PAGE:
83 Ocean Avenue, Newport, Rhode Island

Completed in 1897, for Stuyvesant Fish (1851-1923) and his wife, "Mamie" Marion Graves Anthon (1853-1915). In the first decade of the 20th century, Mamie Fish was one of New York's three leading society hostesses and in social status if not necessarily architectural magnificence Crossways shared an importance equal to Rosecliff, Belcourt Castle and Ochre Court. Unlike the other Newport Cottages put up during the Gilded Age by The Four Hundred etc., Crossways was a distinctly original American Colonial-Revival mansion. Today, it has been divided into luxury condos....

This house is best associated with...

Stuyvesant Fish

Stuyvesant Fish, of New York & Newport; President of the Illinois Central Railroad


Mamie Fish

Mrs "Mamie" Marion Graves (Anthon) Fish, Gilded Age Society Hostess


Ella (de Peyster) Schwartz

Mrs Ella Morris (de Peyster) Shoemaker, Schwartz


Stuyvesant Fish enjoyed an impeccable background: His father was Governor of New York, directly descended from both Peter Stuyvesant (1592-1672) and William Livingston (1723-1790). He rose to become President of the Illinois Central Railroad and though very wealthy, in comparison to others in the "Four Hundred" he was not one of the super-rich. His wife, Mamie, was a leading hostess of the Gilded Age, known for her rapier wit, her love of a practical joke and her interests in charity and social justice. Stuyvesant and Mamie were extraordinary among their contemporaries for having been childhood sweethearts who remained blissfully devoted to one another throughout their lives.

Mamie thrived on being different and enjoyed her position in society, but having less spare capital than others made "the Fish" - they were never referred to as "the Fishes" - financially savvy and together they made a brilliant team. While Stuyvesant was not fussed by society life, he graciously allowed his wife her fun and amused himself by watching her hold court. When she wished for a house in Newport (in addition to Glenclyffe and their townhouse in Manhattan), he dutifully obliged to build her an ample stage, but one that they agreed must be affordable.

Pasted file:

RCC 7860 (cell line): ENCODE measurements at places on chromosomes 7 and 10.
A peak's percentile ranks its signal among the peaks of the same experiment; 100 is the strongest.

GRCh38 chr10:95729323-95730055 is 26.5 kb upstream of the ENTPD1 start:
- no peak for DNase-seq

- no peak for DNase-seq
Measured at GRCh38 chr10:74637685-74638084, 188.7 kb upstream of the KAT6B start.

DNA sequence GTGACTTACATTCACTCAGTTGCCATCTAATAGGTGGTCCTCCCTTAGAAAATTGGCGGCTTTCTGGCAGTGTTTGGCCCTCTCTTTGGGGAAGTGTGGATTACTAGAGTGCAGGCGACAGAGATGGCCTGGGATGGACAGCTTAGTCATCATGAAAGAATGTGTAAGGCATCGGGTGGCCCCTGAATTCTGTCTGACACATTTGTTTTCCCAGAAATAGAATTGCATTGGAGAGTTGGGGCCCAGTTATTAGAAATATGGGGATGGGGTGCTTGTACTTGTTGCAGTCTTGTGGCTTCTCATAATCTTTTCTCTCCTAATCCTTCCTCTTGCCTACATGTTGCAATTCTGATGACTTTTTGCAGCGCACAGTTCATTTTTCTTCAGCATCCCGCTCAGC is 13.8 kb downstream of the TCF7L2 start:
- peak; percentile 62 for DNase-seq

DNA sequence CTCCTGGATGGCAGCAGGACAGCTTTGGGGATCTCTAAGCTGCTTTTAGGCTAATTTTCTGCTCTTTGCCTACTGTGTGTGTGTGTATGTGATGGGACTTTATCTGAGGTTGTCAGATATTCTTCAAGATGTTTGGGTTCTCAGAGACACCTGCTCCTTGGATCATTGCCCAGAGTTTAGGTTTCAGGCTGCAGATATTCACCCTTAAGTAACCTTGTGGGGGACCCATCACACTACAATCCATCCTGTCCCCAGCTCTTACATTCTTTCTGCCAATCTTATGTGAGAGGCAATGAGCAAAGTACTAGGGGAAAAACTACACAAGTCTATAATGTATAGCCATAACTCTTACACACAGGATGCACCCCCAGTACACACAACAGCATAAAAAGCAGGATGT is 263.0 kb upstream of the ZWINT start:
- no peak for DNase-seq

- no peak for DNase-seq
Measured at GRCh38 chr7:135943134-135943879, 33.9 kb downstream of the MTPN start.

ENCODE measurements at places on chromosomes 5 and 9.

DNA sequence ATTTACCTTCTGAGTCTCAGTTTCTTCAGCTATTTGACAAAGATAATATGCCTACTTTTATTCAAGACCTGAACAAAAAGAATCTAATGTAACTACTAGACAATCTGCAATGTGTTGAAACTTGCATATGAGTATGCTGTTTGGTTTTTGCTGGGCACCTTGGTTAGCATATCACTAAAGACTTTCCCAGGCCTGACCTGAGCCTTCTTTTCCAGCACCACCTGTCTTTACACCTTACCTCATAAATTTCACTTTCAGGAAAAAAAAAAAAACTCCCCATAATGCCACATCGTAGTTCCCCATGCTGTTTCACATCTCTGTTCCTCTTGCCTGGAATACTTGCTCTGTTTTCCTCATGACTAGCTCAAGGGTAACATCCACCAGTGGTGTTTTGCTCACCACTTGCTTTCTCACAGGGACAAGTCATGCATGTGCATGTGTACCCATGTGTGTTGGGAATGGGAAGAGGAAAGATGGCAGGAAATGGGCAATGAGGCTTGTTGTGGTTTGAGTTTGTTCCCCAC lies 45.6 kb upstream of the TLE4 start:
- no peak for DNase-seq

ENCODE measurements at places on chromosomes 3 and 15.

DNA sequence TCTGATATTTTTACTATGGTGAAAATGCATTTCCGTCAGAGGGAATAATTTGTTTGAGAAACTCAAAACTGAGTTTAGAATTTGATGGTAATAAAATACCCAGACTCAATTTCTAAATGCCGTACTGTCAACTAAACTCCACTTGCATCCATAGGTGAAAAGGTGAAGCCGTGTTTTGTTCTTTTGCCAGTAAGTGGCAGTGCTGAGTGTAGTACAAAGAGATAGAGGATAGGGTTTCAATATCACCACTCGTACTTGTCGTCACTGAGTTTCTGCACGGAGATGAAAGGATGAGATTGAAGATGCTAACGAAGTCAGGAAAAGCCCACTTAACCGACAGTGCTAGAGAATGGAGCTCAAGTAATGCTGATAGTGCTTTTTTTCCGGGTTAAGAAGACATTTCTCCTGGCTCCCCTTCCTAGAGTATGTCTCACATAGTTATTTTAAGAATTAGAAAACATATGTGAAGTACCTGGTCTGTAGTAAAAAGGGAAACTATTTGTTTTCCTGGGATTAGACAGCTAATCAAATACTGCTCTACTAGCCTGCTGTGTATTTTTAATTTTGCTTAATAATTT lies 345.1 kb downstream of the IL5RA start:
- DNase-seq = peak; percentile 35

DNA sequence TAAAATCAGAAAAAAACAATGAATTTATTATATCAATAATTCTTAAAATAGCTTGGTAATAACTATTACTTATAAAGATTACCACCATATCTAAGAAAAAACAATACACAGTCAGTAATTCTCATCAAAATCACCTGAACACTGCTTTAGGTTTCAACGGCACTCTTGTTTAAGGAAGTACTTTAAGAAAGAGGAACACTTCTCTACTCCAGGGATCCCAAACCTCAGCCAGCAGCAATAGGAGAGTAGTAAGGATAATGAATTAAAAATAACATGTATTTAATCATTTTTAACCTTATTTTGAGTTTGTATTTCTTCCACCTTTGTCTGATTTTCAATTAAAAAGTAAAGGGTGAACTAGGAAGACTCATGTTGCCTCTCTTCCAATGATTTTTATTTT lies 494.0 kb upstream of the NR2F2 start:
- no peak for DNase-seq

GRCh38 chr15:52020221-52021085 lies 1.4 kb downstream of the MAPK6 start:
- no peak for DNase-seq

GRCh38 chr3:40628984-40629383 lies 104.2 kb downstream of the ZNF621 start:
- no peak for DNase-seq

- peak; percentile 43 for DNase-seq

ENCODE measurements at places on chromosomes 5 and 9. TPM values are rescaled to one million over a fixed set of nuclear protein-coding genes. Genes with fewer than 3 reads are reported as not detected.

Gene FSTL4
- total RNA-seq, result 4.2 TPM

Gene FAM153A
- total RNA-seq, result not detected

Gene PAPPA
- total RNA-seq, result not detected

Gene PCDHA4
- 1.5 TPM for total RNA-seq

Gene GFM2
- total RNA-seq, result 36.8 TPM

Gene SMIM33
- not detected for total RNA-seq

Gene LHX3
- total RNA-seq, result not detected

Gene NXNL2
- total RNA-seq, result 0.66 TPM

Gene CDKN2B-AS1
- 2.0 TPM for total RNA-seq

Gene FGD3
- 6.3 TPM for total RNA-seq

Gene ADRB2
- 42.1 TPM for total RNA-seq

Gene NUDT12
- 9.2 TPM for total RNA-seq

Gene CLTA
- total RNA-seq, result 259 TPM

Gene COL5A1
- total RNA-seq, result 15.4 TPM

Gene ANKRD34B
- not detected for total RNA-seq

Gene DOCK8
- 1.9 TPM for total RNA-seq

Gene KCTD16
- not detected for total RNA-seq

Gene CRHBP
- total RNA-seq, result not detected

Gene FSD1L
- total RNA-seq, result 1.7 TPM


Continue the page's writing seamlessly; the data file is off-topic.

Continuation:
Leaning on Mamie's reputation as a leader of society who went out of her way to go against the grain; on the face of it, it was perhaps no surprise that she built "a distinctively American" Colonial-Revival mansion in stark contrast to the elaborate likes of Marble House, The Elms or the classically English Wakehurst. Under the banner of individualism, patriotism and supporting the local community, the Fish succeeded in building a vacation home on a budget of $100,000 that was equal in size - and to a certain extent internal grandeur - to any of Mamie's society rivals.

Affording Local Luxury

In 1896, Stuyvesant paid $11,000 for a plot of land on a slight hill above Ocean's Drive, the other side of Almy Pond from the decidedly more fashionable Bellevue Avenue. His initial purchase in 1893 had proven to be ill-conceived as it was too rocky on which to affordably build a house. Cutting his losses, he was left with no choice but to extend his existing property - a process that took three years before the vendor agreed with what he considered a fair price. Before work had even started on the house, Mamie had already decided that it would be called "Crossways" in reference to the magnificent views it afforded across both Bailey's and Gooseberry Beach.

Mamie had decided on the name, but it was Stuyvesant who came up with the basic design of the house; afterwards brought to fruition by local architect Dudley Newton (1843-1907). Indeed, the whole house was completed by local tradesmen: the contractor who constructed it was R.W. Curry, of Newport; and, the interior was finished by the Vernon Furniture Company, of Newport.

Entertaining Society, Mamie style

Crossways was finished by the end of 1897, but it wasn't officially opened until July, 1898, when the Fish gave a formal housewarming by way of an American barn dance. Their white, 40-room Colonial-style mansion resembled one that might have been put up in the Southern States around the mid-18th century. It is centered by four vast corinthian columns supporting a portico and inside it was specifically designed with a mind to entertaining the Four Hundred: the dining room to the right of the large entrance hall could seat 80 guests (her dinner parties featured a 300-piece gold table service) and the Drawing Room on the other side of the hall held 200 guests.

From 1909 to 1912, Stuyvesant and Mamie departed on an extended trip to Europe and down to the Nile, leading to unfounded rumors that Crossways would be sold. On their return, they quashed any such hearsay in surprisingly courtly style and were among the first to open the season in 1912. On July 13, The New York Times reported: